Author : Micheal Nayebare
Affiliated organizations : ResearchGate, Carnegie Mellon University Africa
Date of publication : 2019
Type of publication : Article
In the next five years we will witness a shift in artificial intelligence (AI) within Africa, specifically around policy issues that are likely to emerge from some of the current trends in AI and from the general technology ecosystem both in Africa and the West. Therefore, in this article I take Miles and Bryson’s definition of policy as “a set of decisions that societies, through their governments, make about what they do and do not want to permit and what they do or do not want to encourage”.They argue a particular technology does not need to be fully mature to have its policy guidelines developed and implemented. These policies can be drafted in the early stages of developing the technology. However, is this approach universal across all economies?
African context and culture
Africa is home to about 1.2 billion people of which 226 million are youth with an average age of 19 years according to the United Nations Development Programme (UNDP). In terms of landmass, it can fit the USA or China and India with more room to spare. The continent is however not a single country, it has more than 50 democracies with people who speak different languages that include Arabic, English, French, and Portuguese. African culture, especially in Sub-Saharan Africa, differs from that of the West.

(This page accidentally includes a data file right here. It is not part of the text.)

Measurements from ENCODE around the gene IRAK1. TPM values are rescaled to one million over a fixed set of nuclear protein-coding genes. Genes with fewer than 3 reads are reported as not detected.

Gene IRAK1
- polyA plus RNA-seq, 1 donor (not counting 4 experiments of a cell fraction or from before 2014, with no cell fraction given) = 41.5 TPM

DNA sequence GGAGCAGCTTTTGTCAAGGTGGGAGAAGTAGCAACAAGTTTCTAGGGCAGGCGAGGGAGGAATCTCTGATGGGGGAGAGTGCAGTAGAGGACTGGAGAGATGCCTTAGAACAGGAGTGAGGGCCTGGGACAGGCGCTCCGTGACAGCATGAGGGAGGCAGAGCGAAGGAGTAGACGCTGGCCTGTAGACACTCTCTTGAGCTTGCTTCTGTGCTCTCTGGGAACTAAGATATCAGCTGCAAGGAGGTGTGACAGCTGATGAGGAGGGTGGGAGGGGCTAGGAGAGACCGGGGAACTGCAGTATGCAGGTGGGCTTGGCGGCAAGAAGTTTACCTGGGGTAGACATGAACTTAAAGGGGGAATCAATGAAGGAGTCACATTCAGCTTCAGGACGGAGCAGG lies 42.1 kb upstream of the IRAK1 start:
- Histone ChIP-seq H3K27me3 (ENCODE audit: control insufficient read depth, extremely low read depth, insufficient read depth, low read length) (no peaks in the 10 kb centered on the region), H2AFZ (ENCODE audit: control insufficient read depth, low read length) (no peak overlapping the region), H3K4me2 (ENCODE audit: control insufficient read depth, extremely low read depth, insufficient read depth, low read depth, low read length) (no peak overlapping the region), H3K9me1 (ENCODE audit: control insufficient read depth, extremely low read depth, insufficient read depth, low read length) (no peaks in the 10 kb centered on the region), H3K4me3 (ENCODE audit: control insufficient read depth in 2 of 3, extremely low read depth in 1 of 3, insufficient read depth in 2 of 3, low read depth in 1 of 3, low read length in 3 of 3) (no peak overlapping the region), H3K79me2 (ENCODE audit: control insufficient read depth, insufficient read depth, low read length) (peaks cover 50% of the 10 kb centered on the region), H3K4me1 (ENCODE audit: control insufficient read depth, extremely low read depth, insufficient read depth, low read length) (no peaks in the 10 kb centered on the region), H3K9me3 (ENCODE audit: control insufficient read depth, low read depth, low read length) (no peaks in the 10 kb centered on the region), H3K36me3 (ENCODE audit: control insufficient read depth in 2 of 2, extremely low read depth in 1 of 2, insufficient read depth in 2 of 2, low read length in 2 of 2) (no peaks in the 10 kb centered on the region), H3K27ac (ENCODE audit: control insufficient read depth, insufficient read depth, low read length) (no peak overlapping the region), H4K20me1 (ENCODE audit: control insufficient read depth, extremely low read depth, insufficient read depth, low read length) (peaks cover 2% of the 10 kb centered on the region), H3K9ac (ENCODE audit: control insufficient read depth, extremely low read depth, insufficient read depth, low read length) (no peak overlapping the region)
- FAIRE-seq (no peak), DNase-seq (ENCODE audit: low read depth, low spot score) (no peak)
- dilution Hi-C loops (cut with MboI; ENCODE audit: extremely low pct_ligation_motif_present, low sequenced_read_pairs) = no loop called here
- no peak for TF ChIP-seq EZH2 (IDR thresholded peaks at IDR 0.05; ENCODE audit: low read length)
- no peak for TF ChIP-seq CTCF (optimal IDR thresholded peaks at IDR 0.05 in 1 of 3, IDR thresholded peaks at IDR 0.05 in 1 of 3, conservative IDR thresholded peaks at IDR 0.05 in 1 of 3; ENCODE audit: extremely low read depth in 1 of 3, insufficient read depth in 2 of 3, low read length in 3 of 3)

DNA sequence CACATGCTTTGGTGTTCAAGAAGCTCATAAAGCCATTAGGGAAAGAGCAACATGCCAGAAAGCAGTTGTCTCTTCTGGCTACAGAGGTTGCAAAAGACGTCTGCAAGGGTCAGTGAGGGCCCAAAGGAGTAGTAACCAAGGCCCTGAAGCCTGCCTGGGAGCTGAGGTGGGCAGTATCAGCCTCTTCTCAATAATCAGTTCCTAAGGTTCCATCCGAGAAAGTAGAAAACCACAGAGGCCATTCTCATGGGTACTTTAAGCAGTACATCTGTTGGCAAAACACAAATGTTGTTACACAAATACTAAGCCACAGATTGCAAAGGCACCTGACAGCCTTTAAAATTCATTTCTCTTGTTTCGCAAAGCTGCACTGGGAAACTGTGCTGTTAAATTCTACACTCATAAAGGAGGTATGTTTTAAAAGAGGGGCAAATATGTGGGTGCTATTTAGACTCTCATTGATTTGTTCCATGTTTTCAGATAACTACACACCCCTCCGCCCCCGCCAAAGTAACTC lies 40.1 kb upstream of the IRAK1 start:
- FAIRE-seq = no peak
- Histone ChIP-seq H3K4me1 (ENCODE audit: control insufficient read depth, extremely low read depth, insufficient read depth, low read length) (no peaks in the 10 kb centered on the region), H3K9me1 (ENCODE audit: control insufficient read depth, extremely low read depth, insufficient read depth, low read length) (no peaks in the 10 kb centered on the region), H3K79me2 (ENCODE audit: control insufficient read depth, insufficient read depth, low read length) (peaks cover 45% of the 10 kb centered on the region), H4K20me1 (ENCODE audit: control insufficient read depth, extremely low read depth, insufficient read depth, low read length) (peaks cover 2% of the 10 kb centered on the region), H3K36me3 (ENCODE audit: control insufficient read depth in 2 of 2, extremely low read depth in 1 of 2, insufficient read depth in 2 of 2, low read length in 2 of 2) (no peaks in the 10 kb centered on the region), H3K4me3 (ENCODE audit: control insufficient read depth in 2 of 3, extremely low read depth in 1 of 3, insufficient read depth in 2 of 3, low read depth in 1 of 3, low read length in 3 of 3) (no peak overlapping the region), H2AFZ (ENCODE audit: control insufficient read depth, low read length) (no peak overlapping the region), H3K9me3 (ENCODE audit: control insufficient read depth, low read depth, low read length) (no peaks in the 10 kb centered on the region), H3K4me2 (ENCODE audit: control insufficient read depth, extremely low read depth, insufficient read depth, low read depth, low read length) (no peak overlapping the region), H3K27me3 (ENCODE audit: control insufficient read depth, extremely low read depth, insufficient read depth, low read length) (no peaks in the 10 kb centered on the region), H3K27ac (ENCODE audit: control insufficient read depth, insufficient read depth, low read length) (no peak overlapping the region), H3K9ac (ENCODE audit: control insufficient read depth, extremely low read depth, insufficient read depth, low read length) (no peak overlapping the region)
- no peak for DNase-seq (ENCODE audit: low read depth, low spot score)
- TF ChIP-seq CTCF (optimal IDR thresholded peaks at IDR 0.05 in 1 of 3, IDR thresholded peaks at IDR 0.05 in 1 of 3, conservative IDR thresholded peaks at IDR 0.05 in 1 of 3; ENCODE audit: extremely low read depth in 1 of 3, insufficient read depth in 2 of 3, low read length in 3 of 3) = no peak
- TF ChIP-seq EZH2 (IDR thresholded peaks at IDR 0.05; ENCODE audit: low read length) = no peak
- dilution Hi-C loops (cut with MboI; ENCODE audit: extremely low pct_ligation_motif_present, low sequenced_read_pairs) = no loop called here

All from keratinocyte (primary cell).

In the next five years we will witness a shift in artificial intelligence (AI) within Africa, specifically around policy issues
Technology development of whatever kind should not disregard placing humanity at its core. It is in the nature of the African people to want to help. From a cultural standpoint, this could be partly the reason why remittances and mobile payments are successful in Africa. Although this narrative is ideal, I think there is a greater need to understand how this fabric of communal love is changing. Otherwise we will run into the danger of pouring new wine into old wine skins. And thus, exposing the risk of incompatibility because the technology is trying to identify cultural trends that are no longer in existence.
AI and its applications in Africa
In Africa major developments in AI will be centered on solving real-world problems affecting ordinary people’s lives. These will include policies that favor advancement of AI talent, support operations in industries like telecommunications, encourage research in health and agriculture, guide data collection and protection, and lastly address issues of online misinformation. The majority of these will be AI relevant policies followed by indirect AI policies. Where AI-relevant policies are those that do not directly target AI development, their existence has an effect on progress in AI such as education. While indirect policies, like data protection or regulation, indirectly affect AI development.
It is possible progress in AI in Africa could be led by the private sector
I foresee most of the policies will emerge out of interactions between stakeholders (international AI labs, researchers, and investors) and government institutions with aligned interests. African governments with immature AI strategies are likely to play the role of regulation and authorization of AI development. It is possible progress in AI in Africa could be led by the private sector due to lack of funding and a limited AI-skilled workforce in most government institutions.